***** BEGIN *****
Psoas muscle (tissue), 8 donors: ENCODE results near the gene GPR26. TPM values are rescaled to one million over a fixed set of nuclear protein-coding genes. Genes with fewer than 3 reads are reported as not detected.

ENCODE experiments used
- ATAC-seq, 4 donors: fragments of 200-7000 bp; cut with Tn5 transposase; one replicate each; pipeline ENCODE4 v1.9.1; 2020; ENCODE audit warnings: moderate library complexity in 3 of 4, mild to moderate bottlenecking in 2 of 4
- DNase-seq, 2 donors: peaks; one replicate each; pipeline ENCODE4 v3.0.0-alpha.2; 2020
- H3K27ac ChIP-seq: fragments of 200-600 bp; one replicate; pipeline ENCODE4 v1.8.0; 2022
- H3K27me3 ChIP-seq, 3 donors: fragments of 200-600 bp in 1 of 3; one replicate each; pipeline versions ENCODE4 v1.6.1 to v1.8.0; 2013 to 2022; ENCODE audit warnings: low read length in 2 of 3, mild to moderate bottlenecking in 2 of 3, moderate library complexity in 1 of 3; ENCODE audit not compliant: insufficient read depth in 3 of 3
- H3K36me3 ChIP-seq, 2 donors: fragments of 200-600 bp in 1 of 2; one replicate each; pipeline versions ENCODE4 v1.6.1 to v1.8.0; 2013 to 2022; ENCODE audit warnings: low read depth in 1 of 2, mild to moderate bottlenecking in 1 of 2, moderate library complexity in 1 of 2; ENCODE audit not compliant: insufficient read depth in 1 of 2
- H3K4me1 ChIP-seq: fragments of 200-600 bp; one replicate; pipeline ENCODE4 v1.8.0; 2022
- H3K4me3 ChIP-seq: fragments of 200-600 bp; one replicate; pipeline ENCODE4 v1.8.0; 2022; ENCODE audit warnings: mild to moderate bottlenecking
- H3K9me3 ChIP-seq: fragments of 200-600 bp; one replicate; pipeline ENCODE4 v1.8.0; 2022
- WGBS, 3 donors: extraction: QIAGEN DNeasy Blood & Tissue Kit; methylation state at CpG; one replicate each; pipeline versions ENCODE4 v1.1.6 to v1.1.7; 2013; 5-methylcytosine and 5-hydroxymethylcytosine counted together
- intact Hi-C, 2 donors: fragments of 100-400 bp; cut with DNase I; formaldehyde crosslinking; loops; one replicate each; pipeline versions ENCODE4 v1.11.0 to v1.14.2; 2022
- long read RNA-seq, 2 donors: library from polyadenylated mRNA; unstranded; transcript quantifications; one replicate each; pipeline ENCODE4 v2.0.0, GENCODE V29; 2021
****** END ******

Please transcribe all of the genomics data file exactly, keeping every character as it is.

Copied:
Psoas muscle (tissue), 8 donors: ENCODE results near the gene GPR26. TPM values are rescaled to one million over a fixed set of nuclear protein-coding genes. Genes with fewer than 3 reads are reported as not detected.

ENCODE experiments used
- ATAC-seq, 4 donors: fragments of 200-7000 bp; cut with Tn5 transposase; one replicate each; pipeline ENCODE4 v1.9.1; 2020; ENCODE audit warnings: moderate library complexity in 3 of 4, mild to moderate bottlenecking in 2 of 4
- DNase-seq, 2 donors: peaks; one replicate each; pipeline ENCODE4 v3.0.0-alpha.2; 2020
- H3K27ac ChIP-seq: fragments of 200-600 bp; one replicate; pipeline ENCODE4 v1.8.0; 2022
- H3K27me3 ChIP-seq, 3 donors: fragments of 200-600 bp in 1 of 3; one replicate each; pipeline versions ENCODE4 v1.6.1 to v1.8.0; 2013 to 2022; ENCODE audit warnings: low read length in 2 of 3, mild to moderate bottlenecking in 2 of 3, moderate library complexity in 1 of 3; ENCODE audit not compliant: insufficient read depth in 3 of 3
- H3K36me3 ChIP-seq, 2 donors: fragments of 200-600 bp in 1 of 2; one replicate each; pipeline versions ENCODE4 v1.6.1 to v1.8.0; 2013 to 2022; ENCODE audit warnings: low read depth in 1 of 2, mild to moderate bottlenecking in 1 of 2, moderate library complexity in 1 of 2; ENCODE audit not compliant: insufficient read depth in 1 of 2
- H3K4me1 ChIP-seq: fragments of 200-600 bp; one replicate; pipeline ENCODE4 v1.8.0; 2022
- H3K4me3 ChIP-seq: fragments of 200-600 bp; one replicate; pipeline ENCODE4 v1.8.0; 2022; ENCODE audit warnings: mild to moderate bottlenecking
- H3K9me3 ChIP-seq: fragments of 200-600 bp; one replicate; pipeline ENCODE4 v1.8.0; 2022
- WGBS, 3 donors: extraction: QIAGEN DNeasy Blood & Tissue Kit; methylation state at CpG; one replicate each; pipeline versions ENCODE4 v1.1.6 to v1.1.7; 2013; 5-methylcytosine and 5-hydroxymethylcytosine counted together
- intact Hi-C, 2 donors: fragments of 100-400 bp; cut with DNase I; formaldehyde crosslinking; loops; one replicate each; pipeline versions ENCODE4 v1.11.0 to v1.14.2; 2022
- long read RNA-seq, 2 donors: library from polyadenylated mRNA; unstranded; transcript quantifications; one replicate each; pipeline ENCODE4 v2.0.0, GENCODE V29; 2021